The informed process takes more time, requires more information so that everyone clearly understands the full ramifications of the decision. But where the team is blessed with wise and strong individuals, wise, well-thought-out decisions are made by the whole team, who are now willing to stand as a team to support the decisions.
The Formal Rules Process
Sometimes a team will have a strong affinity for Roberts Rules of Order. Every item will have a motion, a second, a fair discussion and a deciding vote. Where everyone is well versed in parliamentary procedures, this can work well. The leaders merely act as a referee while the process moves to conclusion with proper pros and cons voiced in near equal measure. Roberts Rules or Parliamentary Procedure are designed to insure that the minority is heard but the majority rules.
In situations where decisions will be divisive and possibly destructive it can seem like the only way to move forward. It does demand that everyone be pretty well versed in the rules of decision making or people will feel run over by the rigidity of the process. Where the chair operates with careful attentiveness and compassion, the rules process can be very effective. When the minority is constantly being outmaneuvered and outvoted by the majority, it breeds dissension, disillusionment, disappointment, and disharmony.
This component — who and how will decisions be made — is critical for the team. Any of these processes can be perfect for your team and any of them can be terrible for your team. Any of them can be the right process for a specific question and the exact wrong process for the next question.
Each team will need to come to an agreement on how it wants to make decisions and who will have the authority to make decisions. The most important part of this question is does the whole group accept and approve how and by whom the decision is made.
The best world might be to employ several methods with the same group. A wise leader may look at an approaching agenda and plan an appropriate process for each item on the agenda. An obvious item with little opposition might be placed first on the agenda and be made by a declarative decision. A difficult decision with well entrenched proponents and detractors might be placed in the middle of the agenda and be handled with formal rules. A win/win proposition might be placed last so the group could make a consensus decision and feel good as they walked out the door.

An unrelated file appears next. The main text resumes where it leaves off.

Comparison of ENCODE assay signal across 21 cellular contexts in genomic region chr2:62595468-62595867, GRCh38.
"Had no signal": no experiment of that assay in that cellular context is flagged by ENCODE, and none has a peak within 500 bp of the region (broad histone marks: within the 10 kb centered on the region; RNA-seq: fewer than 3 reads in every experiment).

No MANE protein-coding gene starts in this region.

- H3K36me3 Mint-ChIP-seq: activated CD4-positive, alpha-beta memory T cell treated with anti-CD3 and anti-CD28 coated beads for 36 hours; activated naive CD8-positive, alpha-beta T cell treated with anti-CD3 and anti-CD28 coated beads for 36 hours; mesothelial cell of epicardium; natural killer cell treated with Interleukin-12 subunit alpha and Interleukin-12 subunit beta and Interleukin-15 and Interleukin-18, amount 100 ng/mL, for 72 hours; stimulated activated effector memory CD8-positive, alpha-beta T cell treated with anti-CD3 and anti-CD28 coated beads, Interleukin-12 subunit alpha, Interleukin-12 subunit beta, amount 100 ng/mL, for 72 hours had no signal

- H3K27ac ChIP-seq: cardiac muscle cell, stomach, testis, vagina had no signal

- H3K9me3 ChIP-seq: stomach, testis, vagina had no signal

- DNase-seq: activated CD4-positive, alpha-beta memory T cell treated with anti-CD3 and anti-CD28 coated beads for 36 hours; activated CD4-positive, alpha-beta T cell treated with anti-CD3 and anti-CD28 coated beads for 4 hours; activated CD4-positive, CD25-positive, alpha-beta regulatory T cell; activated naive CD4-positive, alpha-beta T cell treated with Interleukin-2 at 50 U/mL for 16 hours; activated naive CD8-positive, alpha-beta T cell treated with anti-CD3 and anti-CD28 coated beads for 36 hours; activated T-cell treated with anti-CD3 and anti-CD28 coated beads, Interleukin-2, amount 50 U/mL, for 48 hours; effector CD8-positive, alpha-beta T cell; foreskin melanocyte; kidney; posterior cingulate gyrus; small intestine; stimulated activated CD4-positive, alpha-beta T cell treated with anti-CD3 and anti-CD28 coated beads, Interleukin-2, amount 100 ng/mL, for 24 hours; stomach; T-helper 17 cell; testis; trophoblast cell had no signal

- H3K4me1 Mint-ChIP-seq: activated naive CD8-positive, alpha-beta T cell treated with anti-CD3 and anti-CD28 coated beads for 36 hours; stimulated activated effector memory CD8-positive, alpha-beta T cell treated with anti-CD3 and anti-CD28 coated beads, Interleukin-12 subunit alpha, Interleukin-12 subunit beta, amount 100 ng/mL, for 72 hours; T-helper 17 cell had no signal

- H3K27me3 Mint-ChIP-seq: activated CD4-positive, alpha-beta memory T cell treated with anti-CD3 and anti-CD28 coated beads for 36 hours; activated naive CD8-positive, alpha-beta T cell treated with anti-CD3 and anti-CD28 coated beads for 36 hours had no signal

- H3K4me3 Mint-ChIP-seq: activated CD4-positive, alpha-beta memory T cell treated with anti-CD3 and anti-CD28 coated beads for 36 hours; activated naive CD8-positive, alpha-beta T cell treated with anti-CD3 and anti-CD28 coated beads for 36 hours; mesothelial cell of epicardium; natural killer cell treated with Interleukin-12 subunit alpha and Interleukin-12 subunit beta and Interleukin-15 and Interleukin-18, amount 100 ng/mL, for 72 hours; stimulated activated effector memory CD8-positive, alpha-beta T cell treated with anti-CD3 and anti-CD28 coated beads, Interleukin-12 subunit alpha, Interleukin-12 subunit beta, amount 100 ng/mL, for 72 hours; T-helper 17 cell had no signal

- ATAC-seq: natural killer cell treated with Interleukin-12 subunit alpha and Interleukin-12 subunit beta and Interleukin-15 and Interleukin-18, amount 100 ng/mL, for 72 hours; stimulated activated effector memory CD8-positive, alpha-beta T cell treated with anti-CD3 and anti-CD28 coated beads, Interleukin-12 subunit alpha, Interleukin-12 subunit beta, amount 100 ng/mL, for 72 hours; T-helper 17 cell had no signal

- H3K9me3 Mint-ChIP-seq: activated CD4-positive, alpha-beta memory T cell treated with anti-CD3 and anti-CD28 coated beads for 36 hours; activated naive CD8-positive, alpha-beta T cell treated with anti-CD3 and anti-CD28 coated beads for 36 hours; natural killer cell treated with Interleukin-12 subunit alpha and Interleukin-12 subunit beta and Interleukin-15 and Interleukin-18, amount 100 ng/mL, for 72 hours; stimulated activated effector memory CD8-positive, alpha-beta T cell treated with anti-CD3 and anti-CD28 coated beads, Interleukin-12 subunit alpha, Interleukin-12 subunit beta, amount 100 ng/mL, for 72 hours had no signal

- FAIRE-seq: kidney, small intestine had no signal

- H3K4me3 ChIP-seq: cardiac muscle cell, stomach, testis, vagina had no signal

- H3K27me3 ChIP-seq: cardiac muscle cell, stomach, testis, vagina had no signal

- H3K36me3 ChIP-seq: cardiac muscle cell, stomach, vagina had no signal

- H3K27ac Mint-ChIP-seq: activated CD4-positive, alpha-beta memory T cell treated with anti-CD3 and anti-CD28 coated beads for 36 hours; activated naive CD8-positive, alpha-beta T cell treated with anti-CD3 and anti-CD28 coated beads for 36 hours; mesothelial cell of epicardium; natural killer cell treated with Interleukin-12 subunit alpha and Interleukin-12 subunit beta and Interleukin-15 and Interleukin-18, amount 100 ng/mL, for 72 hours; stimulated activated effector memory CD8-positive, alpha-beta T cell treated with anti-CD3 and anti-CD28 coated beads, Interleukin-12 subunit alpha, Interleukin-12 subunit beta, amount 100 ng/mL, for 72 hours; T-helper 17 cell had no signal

Make the right decision at the right level in the right way and you will keep people happily working together for years.
The last thing you put on your cake is the frosting and the candles. If you want people to work well together over a long period of time, you might want to feed them.
I believe that teams need to feast together. You might even elect a Hospitality officer for your team. You don’t have to chow down at every meeting; but, every now and then, it’s a great idea to break and eat together.
After Jesus spent his forty days in the wilderness fasting, there is no biblical evidence that he ever missed a meal. He would walk into town, identify the richest man he could and invite himself to dinner. When Jesus sat down at the last supper and declared, “I have longed to eat this meal with you.” I think one component of that longing was his affection for his disciples and the team that they created in their three years together. It is just a good and proper thing to sit and eat together.
So, celebrate birthdays, acknowledge anniversaries, be excited about babies, have some cupcakes, bake a pie, bring on the cookies, gravitate to the guacamole, power up the popcorn! Simply waste some time enjoying each other at a time outside of the business of the group.
A team that enjoys good times together, taking opportunities along the way to just hang out a bit with each other — and also learning to understand and to love one another — is a team that will work well together for years and years.
Don’t skimp on the frosting and light all the candles! Whoopee!!!
© Steve Petty, 2016
Previous articles in this series “Build the Team”